The Sheringham Shoal Project is located in the Greater Wash, north of Sheringham town, UK. (Credit: © Sheringham Shoal)
The 317MW project produces around 1.1-terawatt hours (TWh) of renewable energy per annum (Credit: Equinor ASA)
The wind farm began commercial operations in late summer 2012. (Credit: © Sheringham Shoal)

Sheringham Shoal offshore wind farm is located in the Greater Wash, off the Norfolk coast in the UK.

The 317MW project produces around 1.1-terawatt hours (TWh) of renewable energy per annum, enough to power 280,000 British homes.

The lease for the project site was granted as part of The Crown Estate Round 2 in 2004. The necessary approvals for the construction of the project were received by 2008 after four years of planning and development.

Construction works commenced in 2009 and the wind farm began commercial operations in late summer 2012.

Sheringham Shoal Offshore Wind Farm was developed with an investment of £1bn ($1.26bn).

Equinor, Green Investment Group and Equitix own the project through their joint-venture Scira Offshore Energy. The wind farm is operated by Equinor.

Location and Site details

The Sheringham Shoal Offshore Wind Farm is located between 17km and 23km off the coast of North Norfolk in the UK. The site is situated around 5km north of the offshore sand bank known as Sheringham Shoal. Water depth is relatively shallow ranging between 17m and 22m.

The site of the project is diamond-shaped, spread over an area of 35km2.

Project details

The wind farm consists of 88 turbines, each with 3.6MW capacity. Each of the turbines is composed of an 80m tower, the nacelle and three 52m long blades.

The turbines are based on foundations that are fixed to the seabed. The foundations comprise a tubular steel monopile that is driven 23-37m into the seabed, and a transition piece mounted on top.

The 375 to 530-tonne monopiles have a length ranging between 44m and 61m, while the 22m-long transition pieces are 22m high and weigh about 200 tonnes.

The offshore infrastructure of the wind farm includes two 900-tonne substations with two 132kV marine cables that make landfall at Weybourne.

A 21.6km long underground cable connects the landfall point at Weybourne to the onshore substation at Salle, near Cawston. Subsequently, the onshore substation feeds the power to local 132kV UK Power Networks distribution network from where it is transported to the national grid.

The project helps in reducing carbon dioxide emissions by 500,000 tonnes annually.

Construction of the wind farm

The construction work at the wind farm site began in March 2010 when the 164m Nordnes vessel arrived to place rocks at selected foundation locations. Around 3 to 9-inch filter rocks were placed to enable the site hold giant monopile structures, protect the cables and prevent scouring.

The first phase filter layer work was conducted by Van Oord.

The installation of the foundations began in June 2010. Seaway Heavy Lifting Contracting used crane vessel Oleg Strashnov to transport foundations and transition pieces to the site.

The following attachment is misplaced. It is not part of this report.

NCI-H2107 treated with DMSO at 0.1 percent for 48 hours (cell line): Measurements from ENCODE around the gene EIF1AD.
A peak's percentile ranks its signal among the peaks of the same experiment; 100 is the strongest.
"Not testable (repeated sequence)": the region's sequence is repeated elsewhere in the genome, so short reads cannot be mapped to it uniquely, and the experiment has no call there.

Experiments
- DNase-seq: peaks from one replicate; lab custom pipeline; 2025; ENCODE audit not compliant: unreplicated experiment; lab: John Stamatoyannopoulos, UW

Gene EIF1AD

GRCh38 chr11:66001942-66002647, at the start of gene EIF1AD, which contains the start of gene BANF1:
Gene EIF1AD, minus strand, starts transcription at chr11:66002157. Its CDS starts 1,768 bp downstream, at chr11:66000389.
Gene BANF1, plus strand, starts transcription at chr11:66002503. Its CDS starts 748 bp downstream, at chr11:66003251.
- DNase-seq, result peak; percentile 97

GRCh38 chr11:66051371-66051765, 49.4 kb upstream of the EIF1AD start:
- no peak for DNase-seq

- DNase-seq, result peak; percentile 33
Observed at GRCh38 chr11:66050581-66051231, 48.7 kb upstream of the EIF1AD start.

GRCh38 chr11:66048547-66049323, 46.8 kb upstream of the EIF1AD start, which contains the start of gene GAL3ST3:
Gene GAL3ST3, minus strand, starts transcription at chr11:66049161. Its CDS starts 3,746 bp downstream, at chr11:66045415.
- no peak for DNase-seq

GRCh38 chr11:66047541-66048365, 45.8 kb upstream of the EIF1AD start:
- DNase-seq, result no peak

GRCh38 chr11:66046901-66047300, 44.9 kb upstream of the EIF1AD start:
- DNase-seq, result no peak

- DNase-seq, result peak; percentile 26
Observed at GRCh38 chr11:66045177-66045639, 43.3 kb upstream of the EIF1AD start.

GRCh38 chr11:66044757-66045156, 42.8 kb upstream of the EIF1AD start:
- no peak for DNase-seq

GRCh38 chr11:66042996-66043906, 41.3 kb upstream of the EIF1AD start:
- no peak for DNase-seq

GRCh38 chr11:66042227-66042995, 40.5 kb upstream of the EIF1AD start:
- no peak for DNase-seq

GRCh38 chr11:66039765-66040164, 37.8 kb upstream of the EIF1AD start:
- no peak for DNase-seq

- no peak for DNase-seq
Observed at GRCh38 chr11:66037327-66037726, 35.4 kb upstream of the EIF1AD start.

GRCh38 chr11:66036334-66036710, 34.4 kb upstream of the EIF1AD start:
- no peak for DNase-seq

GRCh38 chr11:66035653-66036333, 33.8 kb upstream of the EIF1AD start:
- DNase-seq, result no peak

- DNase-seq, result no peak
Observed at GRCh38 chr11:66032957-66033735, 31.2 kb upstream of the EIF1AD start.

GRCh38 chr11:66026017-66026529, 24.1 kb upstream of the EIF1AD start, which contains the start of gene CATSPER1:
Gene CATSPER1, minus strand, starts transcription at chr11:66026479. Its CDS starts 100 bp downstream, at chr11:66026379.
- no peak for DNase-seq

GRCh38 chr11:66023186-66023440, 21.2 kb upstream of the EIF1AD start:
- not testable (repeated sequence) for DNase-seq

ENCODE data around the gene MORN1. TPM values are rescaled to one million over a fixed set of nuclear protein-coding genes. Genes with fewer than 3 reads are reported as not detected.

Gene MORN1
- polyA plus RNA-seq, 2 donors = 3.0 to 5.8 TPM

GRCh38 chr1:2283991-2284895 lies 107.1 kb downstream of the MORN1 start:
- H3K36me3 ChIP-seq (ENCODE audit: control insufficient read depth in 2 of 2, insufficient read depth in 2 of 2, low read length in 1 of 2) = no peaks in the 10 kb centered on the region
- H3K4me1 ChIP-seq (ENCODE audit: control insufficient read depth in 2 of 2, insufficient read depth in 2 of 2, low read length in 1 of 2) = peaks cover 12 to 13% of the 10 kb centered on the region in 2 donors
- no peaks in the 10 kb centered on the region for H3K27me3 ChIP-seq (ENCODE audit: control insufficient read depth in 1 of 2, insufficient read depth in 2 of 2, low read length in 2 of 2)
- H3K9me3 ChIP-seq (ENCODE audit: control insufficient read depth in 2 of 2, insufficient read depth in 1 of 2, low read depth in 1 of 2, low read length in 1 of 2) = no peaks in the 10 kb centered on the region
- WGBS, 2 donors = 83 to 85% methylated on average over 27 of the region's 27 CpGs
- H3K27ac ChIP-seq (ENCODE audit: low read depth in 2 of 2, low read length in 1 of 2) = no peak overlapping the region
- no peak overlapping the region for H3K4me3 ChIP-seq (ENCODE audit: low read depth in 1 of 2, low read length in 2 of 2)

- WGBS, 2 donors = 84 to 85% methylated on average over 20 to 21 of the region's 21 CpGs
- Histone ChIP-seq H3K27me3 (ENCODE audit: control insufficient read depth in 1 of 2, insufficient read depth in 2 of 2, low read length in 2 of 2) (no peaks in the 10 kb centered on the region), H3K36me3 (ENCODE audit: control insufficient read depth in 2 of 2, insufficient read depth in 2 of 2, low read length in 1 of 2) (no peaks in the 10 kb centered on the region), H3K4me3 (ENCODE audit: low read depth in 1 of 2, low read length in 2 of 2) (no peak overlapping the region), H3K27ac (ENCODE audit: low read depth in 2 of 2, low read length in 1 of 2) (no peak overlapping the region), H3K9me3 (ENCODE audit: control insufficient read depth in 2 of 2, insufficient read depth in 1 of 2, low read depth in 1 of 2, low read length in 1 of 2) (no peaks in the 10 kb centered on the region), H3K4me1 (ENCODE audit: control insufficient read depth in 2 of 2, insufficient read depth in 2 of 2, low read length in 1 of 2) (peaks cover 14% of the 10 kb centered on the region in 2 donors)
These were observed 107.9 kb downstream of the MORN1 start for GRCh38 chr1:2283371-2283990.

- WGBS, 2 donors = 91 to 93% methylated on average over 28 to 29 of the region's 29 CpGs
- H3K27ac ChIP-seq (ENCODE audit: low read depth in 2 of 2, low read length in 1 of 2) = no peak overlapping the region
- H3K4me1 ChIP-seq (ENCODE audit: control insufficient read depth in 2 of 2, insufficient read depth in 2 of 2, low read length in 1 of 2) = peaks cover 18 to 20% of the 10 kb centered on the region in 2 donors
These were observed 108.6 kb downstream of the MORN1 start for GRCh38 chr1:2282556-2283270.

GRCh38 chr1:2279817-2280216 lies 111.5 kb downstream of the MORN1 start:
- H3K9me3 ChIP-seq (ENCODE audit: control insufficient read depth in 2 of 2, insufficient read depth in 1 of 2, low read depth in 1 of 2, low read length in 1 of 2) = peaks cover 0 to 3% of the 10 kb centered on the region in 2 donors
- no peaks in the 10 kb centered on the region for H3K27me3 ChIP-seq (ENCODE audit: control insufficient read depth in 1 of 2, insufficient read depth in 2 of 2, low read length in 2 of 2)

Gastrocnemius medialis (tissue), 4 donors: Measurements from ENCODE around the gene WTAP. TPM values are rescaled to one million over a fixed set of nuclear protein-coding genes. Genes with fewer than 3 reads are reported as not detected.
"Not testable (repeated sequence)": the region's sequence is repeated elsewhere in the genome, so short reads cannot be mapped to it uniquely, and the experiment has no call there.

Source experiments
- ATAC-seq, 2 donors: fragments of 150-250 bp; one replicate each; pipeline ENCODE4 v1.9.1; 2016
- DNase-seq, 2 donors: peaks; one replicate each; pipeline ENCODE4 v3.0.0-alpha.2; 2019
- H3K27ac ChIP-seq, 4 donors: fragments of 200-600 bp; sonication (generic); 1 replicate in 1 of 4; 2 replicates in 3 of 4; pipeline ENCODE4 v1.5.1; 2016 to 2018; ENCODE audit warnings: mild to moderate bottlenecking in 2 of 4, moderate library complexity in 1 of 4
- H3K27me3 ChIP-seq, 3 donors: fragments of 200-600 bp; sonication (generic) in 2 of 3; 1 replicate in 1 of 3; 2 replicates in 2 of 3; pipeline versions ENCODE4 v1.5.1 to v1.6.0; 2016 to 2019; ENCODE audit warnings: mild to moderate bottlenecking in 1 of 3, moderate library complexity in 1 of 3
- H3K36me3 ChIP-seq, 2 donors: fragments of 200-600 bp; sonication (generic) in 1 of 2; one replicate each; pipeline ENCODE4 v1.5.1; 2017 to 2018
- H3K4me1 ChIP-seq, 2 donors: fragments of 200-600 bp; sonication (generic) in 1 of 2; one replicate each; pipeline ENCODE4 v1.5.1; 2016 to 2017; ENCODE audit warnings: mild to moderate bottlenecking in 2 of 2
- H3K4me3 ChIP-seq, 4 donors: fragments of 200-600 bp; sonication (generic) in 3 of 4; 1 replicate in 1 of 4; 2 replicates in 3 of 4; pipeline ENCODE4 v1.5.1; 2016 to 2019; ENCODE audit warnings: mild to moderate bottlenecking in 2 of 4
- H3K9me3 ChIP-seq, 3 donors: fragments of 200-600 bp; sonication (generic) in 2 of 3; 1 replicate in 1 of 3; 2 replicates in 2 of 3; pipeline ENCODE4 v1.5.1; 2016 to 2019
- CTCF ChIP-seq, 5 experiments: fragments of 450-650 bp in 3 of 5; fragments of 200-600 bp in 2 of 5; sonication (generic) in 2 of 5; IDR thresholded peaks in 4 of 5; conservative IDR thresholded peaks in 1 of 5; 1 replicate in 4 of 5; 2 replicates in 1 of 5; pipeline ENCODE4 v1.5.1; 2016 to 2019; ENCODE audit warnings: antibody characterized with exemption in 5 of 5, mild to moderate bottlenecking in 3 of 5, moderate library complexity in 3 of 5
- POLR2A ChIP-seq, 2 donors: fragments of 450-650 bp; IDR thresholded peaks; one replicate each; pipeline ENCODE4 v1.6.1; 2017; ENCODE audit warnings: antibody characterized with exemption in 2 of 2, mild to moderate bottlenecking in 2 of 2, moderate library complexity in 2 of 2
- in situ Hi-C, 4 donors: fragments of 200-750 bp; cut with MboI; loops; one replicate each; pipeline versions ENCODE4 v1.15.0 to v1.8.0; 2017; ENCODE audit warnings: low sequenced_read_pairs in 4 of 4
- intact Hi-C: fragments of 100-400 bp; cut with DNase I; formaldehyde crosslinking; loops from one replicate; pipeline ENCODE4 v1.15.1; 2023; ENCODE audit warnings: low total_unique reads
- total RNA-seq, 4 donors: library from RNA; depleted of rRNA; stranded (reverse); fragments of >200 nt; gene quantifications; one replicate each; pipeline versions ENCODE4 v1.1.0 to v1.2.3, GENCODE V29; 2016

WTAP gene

The foundations were placed around 700m apart each.

Offshore support vessel GMS Endeavour transported wind turbines to the location for installation, while the substations were transported aboard the barge Dina Launcher and then lifted onto their individual foundations and installed during 2010.

The installation of the two export cables was completed in late 2010.

The underground cable system was installed by open-cut trenching across cultivated agricultural land. The onshore substation was also commissioned in late 2010.

Turbine installation work began in mid-2011 and the wind farm became fully operational in late summer 2012.

Key Contractors Involved

The Sheringham Shoal offshore wind farm is equipped with 3.6MW Siemens wind turbines.

Rambøll Group was selected for the project’s detailed foundation design of monopiles and substations for the wind farm.

The monopole structures and the transition pieces were fabricated by the Sif group at its Roermond plant in the Netherlands.

Subsequently, the transition pieces were transported to Smulders in Belgium for outfitting. Smulders delivered 88 foundations for the wind project in 2010.

The foundations and the offshore substation structures were delivered by MT Højgård.

Nexans was contracted for power export cables, infield cables and ancillary equipment, while Carillion Utility Services received the order to deliver onshore cables.

Areva T&D UK supplied key equipment for the offshore substation platforms and onshore substation.

Alstom began maintaining the onshore and offshore substations of the 317MW wind farm in 2011. In 2015, the company signed a three-year service extension.

3sun Group won a three-year operational services contract for the offshore wind farm, effective from 1 January 2013.

Expansion of Sheringham Shoal wind farm

In September 2022, Equinor applied to the UK’s Planning Inspectorate seeking permission to build extensions of the Sheringham Shoal and the Dudgeon Offshore Wind Farms.

The 402MW Dudgeon wind farm, operated by Equinor, is also located in the waters of the Greater Wash off the coast of Norfolk.

The application was accepted for examination a month later in October 2022.

If implemented, the Sheringham Shoal and Dudgeon Offshore Wind Farm Extension Projects (SEP and DEP) will double the existing capacities of the wind farms.

This will help in providing green electricity to an additional 785,000 UK homes.